Our Opinion: Call-driving
A new study by AAA and the University of North Carolina found that cell phones do not represent the primary distractions for drivers. Many more drivers are distracted by reaching for something in the vehicle and playing with the radio controls. But 30 percent of the drivers in the study said they used cell phones while in motion.
A national survey of cell phone owners by the Pew Research Center, the Associated Press and AOL found that 32 percent of men and 25 percent of women who own cell phones said they sometimes don't drive as safely as they should because they're talking on their cell phones.
Twenty-six states -- not Iowa -- and the District of Columbia have enacted some kind of restrictions on the use of cell phones while driving. Those restrictions range from bans for novice drivers to outright bans for every driver. Some municipalities have enacted their own restrictions.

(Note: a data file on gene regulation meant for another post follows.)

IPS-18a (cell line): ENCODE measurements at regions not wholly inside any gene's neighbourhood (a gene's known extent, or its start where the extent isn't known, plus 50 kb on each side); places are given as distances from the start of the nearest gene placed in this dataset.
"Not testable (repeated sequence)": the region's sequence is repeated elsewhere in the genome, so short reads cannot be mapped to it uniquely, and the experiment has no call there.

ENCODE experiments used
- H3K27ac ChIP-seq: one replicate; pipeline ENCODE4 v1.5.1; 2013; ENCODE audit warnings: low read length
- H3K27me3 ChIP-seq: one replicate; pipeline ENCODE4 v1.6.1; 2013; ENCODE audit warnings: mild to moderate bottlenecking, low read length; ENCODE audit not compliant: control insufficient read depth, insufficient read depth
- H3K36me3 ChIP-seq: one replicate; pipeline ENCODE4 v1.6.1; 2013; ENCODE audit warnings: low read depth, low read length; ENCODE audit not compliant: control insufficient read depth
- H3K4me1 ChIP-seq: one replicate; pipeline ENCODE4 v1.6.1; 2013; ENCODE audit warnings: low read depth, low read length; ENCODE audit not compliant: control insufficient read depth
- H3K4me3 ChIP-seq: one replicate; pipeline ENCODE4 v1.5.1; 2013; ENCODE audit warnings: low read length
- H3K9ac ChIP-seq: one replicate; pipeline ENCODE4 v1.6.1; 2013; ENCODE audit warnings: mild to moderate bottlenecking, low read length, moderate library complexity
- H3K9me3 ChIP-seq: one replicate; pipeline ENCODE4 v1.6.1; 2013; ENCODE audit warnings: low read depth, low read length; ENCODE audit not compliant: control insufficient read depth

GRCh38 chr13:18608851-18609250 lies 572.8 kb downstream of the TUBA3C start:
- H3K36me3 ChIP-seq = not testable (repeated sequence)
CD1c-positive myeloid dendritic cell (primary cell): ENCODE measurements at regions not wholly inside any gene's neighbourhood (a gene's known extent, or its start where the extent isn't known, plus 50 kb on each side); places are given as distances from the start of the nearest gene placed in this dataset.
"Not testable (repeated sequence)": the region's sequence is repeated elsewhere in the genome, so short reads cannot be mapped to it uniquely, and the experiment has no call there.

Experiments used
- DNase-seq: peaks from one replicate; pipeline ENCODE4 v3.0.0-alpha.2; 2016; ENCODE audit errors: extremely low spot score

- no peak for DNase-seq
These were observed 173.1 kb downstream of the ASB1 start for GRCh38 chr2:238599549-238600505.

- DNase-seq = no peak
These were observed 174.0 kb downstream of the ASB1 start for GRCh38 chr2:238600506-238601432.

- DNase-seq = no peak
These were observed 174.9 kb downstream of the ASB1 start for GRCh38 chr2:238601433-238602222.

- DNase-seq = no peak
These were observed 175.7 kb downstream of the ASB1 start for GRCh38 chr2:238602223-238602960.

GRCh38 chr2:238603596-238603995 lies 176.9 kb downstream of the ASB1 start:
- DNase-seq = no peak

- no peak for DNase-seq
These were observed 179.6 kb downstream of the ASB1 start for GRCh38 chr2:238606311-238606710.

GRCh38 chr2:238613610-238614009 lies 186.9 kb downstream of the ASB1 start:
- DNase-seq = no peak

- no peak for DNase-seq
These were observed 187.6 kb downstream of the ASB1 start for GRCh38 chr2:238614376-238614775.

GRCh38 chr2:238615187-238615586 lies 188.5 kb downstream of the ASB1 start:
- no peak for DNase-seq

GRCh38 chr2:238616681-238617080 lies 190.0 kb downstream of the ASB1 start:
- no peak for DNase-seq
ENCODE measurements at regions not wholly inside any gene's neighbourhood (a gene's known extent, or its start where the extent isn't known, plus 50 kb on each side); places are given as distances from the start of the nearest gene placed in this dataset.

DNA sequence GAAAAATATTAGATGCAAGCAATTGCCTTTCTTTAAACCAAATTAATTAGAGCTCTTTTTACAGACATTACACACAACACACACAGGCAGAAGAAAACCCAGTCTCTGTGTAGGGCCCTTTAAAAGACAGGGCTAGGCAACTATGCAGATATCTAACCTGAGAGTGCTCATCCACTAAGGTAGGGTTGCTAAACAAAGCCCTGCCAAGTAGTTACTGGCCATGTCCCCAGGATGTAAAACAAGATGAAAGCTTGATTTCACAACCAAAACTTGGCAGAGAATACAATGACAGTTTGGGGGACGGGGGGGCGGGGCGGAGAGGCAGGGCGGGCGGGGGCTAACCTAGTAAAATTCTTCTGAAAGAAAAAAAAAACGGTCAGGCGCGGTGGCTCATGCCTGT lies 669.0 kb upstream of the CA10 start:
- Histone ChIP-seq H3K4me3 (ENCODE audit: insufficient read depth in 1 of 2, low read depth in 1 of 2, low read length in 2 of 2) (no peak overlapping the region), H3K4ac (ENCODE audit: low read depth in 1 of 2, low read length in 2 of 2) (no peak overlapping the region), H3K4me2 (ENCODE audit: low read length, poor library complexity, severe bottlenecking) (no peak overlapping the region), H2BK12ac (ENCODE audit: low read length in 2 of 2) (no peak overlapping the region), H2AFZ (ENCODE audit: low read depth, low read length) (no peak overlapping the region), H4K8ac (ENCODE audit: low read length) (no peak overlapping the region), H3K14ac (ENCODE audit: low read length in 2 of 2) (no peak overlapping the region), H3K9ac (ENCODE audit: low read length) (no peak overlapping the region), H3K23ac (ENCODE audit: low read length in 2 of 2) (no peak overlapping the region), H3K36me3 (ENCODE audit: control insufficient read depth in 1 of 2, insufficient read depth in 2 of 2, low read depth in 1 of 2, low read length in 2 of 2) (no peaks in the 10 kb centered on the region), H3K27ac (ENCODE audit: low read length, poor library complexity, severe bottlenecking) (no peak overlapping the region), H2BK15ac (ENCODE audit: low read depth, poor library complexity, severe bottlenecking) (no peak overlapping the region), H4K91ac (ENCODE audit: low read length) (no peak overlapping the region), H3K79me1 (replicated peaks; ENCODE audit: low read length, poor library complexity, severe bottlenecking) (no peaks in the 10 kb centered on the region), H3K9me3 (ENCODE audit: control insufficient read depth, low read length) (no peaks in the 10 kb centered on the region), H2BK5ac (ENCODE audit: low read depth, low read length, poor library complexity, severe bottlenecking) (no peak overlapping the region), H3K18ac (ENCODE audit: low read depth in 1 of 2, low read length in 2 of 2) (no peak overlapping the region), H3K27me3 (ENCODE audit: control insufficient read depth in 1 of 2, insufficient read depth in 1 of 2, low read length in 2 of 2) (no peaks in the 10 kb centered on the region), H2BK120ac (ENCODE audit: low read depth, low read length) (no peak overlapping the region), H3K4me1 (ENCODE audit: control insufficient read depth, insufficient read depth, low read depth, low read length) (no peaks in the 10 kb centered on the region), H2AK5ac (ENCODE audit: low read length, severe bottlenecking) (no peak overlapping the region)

It's amazing how integral to social intercourse the cell phone quickly has become in the past decade. Jupiter Research estimates the number of cell phones in use in the United States at 195 million. Youths want their cell phones more than their parents wanted their MTV. People who don't have cell phones already are a quickly shrinking minority.
The distractions they cause are mostly irritating, but punching in numbers on a tiny cell phone keyboard while driving is potentially dangerous. The issue will be addressed by government if we don't police ourselves.